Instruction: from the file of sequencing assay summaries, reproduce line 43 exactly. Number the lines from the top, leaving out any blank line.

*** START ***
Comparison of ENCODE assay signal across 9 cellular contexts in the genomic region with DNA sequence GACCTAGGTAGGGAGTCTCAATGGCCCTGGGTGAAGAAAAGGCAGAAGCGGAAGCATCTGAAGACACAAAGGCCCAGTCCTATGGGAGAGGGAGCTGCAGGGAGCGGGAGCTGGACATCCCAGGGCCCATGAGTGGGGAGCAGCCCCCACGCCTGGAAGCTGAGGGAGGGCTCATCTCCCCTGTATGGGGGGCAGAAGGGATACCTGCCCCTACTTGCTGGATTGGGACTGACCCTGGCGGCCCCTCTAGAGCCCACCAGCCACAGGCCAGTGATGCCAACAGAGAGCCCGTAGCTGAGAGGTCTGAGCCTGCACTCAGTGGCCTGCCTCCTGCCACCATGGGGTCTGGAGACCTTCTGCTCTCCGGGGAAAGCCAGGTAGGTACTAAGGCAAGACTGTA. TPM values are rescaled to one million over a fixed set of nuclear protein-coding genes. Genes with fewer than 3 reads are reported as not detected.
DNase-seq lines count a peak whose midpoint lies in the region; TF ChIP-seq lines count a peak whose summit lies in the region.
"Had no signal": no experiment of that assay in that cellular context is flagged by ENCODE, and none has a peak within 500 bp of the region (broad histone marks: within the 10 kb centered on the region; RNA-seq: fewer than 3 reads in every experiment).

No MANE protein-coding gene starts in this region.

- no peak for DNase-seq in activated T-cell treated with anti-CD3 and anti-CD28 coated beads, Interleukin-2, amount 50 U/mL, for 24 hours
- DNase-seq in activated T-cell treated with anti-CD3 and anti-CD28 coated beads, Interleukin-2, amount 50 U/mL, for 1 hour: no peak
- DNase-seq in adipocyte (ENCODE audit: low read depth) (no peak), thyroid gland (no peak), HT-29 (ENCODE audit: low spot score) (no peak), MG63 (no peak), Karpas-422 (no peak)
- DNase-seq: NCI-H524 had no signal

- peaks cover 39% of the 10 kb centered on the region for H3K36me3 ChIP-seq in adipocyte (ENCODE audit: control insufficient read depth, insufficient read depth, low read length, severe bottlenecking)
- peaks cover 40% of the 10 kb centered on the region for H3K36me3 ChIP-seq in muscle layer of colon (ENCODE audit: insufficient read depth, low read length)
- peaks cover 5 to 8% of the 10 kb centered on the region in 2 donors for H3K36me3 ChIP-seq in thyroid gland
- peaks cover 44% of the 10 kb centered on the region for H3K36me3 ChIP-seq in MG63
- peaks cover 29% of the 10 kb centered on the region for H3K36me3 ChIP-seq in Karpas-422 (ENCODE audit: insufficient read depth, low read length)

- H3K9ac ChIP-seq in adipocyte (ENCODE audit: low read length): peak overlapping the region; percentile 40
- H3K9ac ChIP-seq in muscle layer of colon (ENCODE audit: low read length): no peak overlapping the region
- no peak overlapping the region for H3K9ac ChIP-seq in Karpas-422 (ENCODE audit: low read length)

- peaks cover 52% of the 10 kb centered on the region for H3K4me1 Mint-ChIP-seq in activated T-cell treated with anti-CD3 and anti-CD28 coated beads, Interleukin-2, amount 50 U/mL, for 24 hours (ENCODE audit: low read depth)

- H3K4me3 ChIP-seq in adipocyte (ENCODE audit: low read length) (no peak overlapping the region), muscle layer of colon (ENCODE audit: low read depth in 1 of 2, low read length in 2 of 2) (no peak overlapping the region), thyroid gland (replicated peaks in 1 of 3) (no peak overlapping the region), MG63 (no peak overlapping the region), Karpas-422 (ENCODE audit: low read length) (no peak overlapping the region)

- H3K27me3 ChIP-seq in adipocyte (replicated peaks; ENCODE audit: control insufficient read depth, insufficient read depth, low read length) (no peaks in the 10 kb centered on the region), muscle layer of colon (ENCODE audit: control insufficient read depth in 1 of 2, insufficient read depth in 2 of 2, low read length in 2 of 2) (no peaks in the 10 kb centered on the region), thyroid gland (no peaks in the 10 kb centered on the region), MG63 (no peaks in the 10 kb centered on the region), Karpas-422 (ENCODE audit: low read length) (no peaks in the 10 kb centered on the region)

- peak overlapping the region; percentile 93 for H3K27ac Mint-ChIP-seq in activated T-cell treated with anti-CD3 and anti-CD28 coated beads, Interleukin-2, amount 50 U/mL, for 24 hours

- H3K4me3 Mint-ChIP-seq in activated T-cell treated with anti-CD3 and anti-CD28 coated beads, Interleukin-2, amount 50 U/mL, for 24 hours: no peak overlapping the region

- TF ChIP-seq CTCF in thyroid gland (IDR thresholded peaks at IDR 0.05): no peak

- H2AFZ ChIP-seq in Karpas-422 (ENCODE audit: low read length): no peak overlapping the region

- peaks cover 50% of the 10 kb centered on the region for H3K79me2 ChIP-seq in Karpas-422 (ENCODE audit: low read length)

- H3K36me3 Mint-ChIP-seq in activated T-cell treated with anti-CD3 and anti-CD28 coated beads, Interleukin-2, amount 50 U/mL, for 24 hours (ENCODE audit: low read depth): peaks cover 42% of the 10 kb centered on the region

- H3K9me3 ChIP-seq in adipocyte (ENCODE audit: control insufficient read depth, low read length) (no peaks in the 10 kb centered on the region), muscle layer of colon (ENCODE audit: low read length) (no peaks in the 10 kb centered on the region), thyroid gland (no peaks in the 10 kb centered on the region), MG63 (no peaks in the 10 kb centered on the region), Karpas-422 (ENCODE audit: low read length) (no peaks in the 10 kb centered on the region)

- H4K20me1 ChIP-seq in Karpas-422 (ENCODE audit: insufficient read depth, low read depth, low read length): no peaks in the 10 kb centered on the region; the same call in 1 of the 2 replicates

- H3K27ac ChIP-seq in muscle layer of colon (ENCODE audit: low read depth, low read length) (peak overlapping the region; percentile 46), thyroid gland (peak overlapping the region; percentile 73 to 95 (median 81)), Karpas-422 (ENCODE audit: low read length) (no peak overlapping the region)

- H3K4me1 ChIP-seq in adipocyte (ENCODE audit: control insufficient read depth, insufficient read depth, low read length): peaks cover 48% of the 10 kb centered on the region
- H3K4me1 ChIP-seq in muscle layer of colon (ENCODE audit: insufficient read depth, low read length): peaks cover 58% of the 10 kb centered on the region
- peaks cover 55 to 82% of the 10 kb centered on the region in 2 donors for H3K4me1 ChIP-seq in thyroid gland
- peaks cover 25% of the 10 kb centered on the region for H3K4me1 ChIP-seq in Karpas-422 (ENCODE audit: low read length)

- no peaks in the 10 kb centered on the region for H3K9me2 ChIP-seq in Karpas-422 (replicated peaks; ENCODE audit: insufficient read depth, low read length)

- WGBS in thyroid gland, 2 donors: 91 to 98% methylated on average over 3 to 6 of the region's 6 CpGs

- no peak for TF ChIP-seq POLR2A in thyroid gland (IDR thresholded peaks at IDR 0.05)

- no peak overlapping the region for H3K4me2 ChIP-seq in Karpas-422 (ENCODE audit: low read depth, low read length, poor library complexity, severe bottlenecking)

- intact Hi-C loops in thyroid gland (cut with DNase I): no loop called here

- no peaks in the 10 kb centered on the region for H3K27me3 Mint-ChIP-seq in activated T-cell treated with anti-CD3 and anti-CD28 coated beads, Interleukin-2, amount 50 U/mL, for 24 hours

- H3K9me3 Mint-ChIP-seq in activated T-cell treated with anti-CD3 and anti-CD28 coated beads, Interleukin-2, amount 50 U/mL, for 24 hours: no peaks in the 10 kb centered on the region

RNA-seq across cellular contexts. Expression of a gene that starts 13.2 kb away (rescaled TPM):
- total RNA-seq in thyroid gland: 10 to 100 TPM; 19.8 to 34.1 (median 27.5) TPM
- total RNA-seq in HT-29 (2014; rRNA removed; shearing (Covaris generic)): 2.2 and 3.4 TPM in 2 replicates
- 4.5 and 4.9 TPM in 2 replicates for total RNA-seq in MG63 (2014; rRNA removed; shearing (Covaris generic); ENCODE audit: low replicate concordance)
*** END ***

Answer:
- 4.5 and 4.9 TPM in 2 replicates for total RNA-seq in MG63 (2014; rRNA removed; shearing (Covaris generic); ENCODE audit: low replicate concordance)